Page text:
Wednesday, February 24, 2010

Abortion Restriction in the Late 19th Century West

I am a coauthor of an updated version of the college American history textbook, currently titled "American Dreams & Reality: A Retelling of the American Story." Below is a description of the battle over abortion in the West after the Civil War.

In one realm of their lives, Western women steadily lost autonomy as the 19th century progressed: reproduction. As in the East, fear of the nation’s changing racial and ethnic demographics and increased male domination over women’s medical care led to the outlawing of abortion in several states. The criminalization of abortion did not begin until the second third of the 19th century. Early on, abortion laws did not focus on the morality of the issue but instead were aimed at outlawing specific abortion methods said to threaten a mother's health. Several early laws, for instance, outlawed the use of poisons to perform abortions. By 1840, only eight states had enacted laws restricting abortion.

The struggle of the American Medical Association, founded in 1847, to ban abortions, overlapped with the campaign by male doctors to "professionalize" the medical field and eliminate competition from female midwives who provided most health care to women. Before the mid-19th century, most women, if they sought help in childbirth outside of friends and family, consulted midwives, who also provided information on natural methods of birth control, abortion and women’s health and nutrition. To many male doctors, midwives represented a loss of income.

The AMA successfully lobbied states across the Union to require medical licenses for practitioners. Since medical schools of the era did not admit women, this legislation effectively eliminated women as health care providers. Deaths and injuries occurring at the hands of midwives and other female medical providers during abortions provided major sensational evidence for male doctors in their arguments for excluding women from the profession and for outlawing abortion. Abortions at the time had a 30 percent mortality rate for women, as opposed to 3 percent mortality in live births.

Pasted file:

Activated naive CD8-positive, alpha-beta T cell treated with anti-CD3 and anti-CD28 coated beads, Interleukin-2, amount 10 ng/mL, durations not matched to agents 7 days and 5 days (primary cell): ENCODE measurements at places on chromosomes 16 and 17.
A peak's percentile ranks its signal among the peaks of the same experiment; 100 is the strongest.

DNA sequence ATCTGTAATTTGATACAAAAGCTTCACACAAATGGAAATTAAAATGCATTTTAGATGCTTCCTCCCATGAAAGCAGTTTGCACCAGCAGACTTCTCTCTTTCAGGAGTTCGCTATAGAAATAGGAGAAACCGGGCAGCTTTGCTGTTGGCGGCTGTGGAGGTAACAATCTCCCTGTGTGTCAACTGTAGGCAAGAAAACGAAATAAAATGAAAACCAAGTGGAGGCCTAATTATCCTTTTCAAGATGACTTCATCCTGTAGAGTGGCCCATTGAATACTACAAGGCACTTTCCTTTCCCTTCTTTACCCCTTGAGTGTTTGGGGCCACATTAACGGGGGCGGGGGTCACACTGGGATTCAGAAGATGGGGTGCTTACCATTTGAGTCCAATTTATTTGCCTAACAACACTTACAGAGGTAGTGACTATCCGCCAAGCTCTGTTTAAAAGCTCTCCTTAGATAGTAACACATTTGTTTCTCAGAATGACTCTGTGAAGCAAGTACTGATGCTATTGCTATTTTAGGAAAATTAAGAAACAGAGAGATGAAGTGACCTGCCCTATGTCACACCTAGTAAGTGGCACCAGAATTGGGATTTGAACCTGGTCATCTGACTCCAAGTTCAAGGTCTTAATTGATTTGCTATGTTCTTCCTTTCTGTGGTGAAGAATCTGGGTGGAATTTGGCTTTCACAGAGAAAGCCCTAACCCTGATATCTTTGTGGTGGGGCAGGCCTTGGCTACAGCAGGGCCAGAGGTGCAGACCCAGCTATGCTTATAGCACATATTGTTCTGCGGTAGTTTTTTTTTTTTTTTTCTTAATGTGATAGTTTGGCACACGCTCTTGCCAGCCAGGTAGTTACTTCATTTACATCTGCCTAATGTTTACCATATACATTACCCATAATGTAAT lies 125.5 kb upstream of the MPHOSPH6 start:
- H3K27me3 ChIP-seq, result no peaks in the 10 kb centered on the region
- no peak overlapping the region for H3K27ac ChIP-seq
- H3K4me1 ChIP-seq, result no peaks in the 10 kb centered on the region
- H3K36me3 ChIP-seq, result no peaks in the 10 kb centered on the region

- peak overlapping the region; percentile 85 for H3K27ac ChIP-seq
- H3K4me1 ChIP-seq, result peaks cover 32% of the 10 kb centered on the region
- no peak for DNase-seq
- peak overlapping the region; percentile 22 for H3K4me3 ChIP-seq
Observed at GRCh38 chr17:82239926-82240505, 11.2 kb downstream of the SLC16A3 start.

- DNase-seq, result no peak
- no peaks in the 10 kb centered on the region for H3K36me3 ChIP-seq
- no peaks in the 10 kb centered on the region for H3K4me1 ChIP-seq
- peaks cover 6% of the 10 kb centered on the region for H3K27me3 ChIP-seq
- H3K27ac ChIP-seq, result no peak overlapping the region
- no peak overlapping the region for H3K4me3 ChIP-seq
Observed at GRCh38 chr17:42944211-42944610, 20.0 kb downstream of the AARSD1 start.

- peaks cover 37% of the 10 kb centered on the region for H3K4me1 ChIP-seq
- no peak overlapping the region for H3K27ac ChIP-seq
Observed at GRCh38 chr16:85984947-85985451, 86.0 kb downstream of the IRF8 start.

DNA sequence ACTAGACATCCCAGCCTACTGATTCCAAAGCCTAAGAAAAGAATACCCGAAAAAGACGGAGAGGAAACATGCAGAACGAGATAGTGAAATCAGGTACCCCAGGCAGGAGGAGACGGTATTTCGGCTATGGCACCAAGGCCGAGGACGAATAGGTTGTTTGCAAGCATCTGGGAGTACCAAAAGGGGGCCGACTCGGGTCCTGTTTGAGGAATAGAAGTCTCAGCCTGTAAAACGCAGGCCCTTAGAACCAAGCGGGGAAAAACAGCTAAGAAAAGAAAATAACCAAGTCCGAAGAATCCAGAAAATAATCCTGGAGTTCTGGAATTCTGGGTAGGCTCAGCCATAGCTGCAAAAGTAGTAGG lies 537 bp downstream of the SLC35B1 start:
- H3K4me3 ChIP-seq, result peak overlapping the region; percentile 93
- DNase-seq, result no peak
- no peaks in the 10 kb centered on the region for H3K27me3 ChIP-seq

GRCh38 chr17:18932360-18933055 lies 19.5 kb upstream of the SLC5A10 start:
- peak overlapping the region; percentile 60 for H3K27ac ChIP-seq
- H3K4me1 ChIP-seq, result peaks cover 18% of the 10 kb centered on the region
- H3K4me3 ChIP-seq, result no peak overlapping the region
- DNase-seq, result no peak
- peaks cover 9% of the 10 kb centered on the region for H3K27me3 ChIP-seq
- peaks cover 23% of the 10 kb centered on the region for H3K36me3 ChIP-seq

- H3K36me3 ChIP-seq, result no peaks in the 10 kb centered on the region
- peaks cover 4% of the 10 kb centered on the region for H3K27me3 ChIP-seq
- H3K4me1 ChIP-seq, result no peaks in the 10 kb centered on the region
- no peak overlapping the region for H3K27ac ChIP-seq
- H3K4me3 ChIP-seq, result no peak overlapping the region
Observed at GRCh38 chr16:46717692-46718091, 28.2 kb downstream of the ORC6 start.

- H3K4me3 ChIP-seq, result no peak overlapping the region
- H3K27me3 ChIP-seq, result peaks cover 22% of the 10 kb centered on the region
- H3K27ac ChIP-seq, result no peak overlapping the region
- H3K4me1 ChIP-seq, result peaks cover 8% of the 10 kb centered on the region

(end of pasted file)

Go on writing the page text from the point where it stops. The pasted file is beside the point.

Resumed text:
Rivalry between male and female medical providers and concern about women’s safety did not alone account for the new interest in abortion. Between 1800 and 1900, the rate of fertility — the average number of children born to each woman — dropped for white women by almost 50 percent, from seven children per woman to 3.56. This occurred even as an unprecedented number of “new immigrants” from Eastern and Southern Europe arrived at the East Coast and from Japan and China on the West Coast from the 1870s to the 1900s. Anglos expressed a fear of “race suicide” instigated by the failure of white Protestants to have enough children to keep up with the birth rates of Catholic, Jewish and East Asian immigrants and African Americans. An 1865 tract by anti-abortion physician Horatio Storer, for example, warned that abortion was "infinitely more frequent among Protestant women than Catholic." Other doctors inveighed against abortions sought by women of "high repute." Another physician complained that "our most intelligent communities," meaning wealthy white Protestants, sought to limit family size through abortion and contraception while people of color, Catholics and other outsiders gave birth to increasingly large families.